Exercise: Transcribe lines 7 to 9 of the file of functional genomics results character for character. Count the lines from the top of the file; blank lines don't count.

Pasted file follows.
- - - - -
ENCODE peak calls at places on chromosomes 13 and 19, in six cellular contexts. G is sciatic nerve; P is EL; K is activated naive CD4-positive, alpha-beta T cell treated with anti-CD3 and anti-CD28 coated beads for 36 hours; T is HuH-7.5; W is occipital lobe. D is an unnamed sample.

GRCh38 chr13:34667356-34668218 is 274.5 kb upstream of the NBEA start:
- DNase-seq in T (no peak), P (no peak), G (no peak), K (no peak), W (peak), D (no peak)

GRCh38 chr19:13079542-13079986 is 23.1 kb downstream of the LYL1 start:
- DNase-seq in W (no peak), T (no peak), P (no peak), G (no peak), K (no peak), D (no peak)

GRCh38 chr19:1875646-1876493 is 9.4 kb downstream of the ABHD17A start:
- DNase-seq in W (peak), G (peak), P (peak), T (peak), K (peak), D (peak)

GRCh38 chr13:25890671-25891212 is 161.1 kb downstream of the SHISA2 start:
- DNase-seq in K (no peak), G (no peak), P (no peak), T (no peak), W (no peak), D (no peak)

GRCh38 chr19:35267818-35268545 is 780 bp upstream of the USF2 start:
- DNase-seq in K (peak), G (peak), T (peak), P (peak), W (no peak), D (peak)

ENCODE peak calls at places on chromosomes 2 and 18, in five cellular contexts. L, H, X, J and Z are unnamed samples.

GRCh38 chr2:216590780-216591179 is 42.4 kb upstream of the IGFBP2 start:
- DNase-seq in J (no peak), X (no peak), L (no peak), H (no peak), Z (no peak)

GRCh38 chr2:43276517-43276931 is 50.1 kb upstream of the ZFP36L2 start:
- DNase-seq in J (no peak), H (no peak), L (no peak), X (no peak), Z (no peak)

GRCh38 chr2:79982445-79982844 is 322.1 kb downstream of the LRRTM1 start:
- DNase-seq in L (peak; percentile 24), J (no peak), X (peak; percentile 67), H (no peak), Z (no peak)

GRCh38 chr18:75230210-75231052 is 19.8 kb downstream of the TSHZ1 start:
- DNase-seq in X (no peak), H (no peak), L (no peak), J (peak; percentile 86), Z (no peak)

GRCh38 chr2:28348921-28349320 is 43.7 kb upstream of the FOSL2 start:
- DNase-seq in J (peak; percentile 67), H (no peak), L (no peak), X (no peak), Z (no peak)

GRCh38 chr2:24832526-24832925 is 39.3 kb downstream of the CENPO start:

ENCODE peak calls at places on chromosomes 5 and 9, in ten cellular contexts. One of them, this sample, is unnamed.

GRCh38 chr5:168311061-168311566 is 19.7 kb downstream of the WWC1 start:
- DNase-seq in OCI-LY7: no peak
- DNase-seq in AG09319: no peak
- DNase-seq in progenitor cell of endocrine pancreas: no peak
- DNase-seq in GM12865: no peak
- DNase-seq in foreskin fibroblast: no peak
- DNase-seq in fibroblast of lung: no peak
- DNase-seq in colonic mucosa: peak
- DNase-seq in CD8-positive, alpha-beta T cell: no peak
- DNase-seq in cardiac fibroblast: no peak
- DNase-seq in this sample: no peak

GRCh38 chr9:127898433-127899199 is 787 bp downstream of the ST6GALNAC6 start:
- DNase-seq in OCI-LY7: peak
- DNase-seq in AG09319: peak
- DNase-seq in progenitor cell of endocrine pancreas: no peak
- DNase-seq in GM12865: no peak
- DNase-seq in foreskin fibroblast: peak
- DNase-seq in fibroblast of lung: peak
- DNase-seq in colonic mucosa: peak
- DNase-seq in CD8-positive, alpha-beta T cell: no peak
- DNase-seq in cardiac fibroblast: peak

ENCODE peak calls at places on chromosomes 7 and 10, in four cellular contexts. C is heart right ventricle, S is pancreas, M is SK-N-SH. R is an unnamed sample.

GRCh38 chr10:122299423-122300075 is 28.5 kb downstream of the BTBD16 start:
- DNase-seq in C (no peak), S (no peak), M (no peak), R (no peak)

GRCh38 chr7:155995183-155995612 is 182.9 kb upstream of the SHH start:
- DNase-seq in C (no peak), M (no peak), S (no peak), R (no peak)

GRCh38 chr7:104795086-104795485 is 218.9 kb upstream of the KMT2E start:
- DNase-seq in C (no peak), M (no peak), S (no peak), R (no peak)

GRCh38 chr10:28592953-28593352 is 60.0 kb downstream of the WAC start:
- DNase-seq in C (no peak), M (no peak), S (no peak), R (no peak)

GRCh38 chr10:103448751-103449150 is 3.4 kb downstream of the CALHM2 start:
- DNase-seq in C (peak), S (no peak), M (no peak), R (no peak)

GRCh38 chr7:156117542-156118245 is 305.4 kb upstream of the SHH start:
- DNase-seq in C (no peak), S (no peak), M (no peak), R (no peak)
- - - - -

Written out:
- DNase-seq in W (peak), G (peak), P (peak), T (peak), K (peak), D (peak)

GRCh38 chr13:25890671-25891212 is 161.1 kb downstream of the SHISA2 start:
- DNase-seq in K (no peak), G (no peak), P (no peak), T (no peak), W (no peak), D (no peak)